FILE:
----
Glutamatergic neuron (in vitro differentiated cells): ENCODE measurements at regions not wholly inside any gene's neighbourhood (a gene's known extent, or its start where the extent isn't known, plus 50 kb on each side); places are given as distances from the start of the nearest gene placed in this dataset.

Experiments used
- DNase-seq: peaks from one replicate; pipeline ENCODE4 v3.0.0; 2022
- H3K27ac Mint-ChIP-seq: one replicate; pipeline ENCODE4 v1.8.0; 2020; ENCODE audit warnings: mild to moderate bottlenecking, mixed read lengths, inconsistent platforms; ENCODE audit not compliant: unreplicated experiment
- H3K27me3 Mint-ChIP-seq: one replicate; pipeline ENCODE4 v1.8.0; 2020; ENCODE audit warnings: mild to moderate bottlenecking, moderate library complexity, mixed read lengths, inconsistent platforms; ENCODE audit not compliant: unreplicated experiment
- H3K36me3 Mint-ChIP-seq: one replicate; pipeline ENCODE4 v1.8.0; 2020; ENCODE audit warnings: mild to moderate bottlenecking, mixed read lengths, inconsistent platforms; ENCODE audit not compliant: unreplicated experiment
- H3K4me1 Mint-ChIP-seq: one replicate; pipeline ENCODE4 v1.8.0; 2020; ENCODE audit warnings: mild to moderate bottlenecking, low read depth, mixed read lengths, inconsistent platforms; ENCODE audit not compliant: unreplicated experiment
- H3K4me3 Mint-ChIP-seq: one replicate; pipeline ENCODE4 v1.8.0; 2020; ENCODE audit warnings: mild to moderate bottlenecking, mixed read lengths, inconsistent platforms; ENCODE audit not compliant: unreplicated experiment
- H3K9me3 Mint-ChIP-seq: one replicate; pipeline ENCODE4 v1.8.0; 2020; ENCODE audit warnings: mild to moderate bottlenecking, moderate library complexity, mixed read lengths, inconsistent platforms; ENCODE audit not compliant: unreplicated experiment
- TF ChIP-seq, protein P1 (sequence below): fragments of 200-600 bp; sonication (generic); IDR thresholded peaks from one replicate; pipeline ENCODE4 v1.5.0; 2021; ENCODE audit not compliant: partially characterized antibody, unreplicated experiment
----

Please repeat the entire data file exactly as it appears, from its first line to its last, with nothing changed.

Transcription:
Glutamatergic neuron (in vitro differentiated cells): ENCODE measurements at regions not wholly inside any gene's neighbourhood (a gene's known extent, or its start where the extent isn't known, plus 50 kb on each side); places are given as distances from the start of the nearest gene placed in this dataset.

Experiments used
- DNase-seq: peaks from one replicate; pipeline ENCODE4 v3.0.0; 2022
- H3K27ac Mint-ChIP-seq: one replicate; pipeline ENCODE4 v1.8.0; 2020; ENCODE audit warnings: mild to moderate bottlenecking, mixed read lengths, inconsistent platforms; ENCODE audit not compliant: unreplicated experiment
- H3K27me3 Mint-ChIP-seq: one replicate; pipeline ENCODE4 v1.8.0; 2020; ENCODE audit warnings: mild to moderate bottlenecking, moderate library complexity, mixed read lengths, inconsistent platforms; ENCODE audit not compliant: unreplicated experiment
- H3K36me3 Mint-ChIP-seq: one replicate; pipeline ENCODE4 v1.8.0; 2020; ENCODE audit warnings: mild to moderate bottlenecking, mixed read lengths, inconsistent platforms; ENCODE audit not compliant: unreplicated experiment
- H3K4me1 Mint-ChIP-seq: one replicate; pipeline ENCODE4 v1.8.0; 2020; ENCODE audit warnings: mild to moderate bottlenecking, low read depth, mixed read lengths, inconsistent platforms; ENCODE audit not compliant: unreplicated experiment
- H3K4me3 Mint-ChIP-seq: one replicate; pipeline ENCODE4 v1.8.0; 2020; ENCODE audit warnings: mild to moderate bottlenecking, mixed read lengths, inconsistent platforms; ENCODE audit not compliant: unreplicated experiment
- H3K9me3 Mint-ChIP-seq: one replicate; pipeline ENCODE4 v1.8.0; 2020; ENCODE audit warnings: mild to moderate bottlenecking, moderate library complexity, mixed read lengths, inconsistent platforms; ENCODE audit not compliant: unreplicated experiment
- TF ChIP-seq, protein P1 (sequence below): fragments of 200-600 bp; sonication (generic); IDR thresholded peaks from one replicate; pipeline ENCODE4 v1.5.0; 2021; ENCODE audit not compliant: partially characterized antibody, unreplicated experiment